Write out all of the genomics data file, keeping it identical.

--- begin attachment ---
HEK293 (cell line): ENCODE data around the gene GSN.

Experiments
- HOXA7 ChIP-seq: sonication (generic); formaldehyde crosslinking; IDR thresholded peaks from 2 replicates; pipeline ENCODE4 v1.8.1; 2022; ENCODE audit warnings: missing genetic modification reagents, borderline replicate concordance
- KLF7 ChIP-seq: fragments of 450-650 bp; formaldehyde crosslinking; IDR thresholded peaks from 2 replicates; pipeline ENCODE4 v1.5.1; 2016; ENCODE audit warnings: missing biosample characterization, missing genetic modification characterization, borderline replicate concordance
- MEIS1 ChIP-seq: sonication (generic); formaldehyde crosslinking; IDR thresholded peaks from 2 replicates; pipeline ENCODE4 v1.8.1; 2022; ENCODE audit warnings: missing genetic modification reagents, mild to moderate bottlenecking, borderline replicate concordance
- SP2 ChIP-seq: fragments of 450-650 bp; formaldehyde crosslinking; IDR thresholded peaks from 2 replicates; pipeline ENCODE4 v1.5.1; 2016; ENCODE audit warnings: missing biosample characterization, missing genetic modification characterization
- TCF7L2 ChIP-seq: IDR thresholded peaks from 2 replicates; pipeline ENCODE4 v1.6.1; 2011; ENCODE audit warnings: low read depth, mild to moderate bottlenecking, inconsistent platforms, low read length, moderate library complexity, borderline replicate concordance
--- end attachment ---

HEK293 (cell line): ENCODE data around the gene GSN.

Experiments
- HOXA7 ChIP-seq: sonication (generic); formaldehyde crosslinking; IDR thresholded peaks from 2 replicates; pipeline ENCODE4 v1.8.1; 2022; ENCODE audit warnings: missing genetic modification reagents, borderline replicate concordance
- KLF7 ChIP-seq: fragments of 450-650 bp; formaldehyde crosslinking; IDR thresholded peaks from 2 replicates; pipeline ENCODE4 v1.5.1; 2016; ENCODE audit warnings: missing biosample characterization, missing genetic modification characterization, borderline replicate concordance
- MEIS1 ChIP-seq: sonication (generic); formaldehyde crosslinking; IDR thresholded peaks from 2 replicates; pipeline ENCODE4 v1.8.1; 2022; ENCODE audit warnings: missing genetic modification reagents, mild to moderate bottlenecking, borderline replicate concordance
- SP2 ChIP-seq: fragments of 450-650 bp; formaldehyde crosslinking; IDR thresholded peaks from 2 replicates; pipeline ENCODE4 v1.5.1; 2016; ENCODE audit warnings: missing biosample characterization, missing genetic modification characterization
- TCF7L2 ChIP-seq: IDR thresholded peaks from 2 replicates; pipeline ENCODE4 v1.6.1; 2011; ENCODE audit warnings: low read depth, mild to moderate bottlenecking, inconsistent platforms, low read length, moderate library complexity, borderline replicate concordance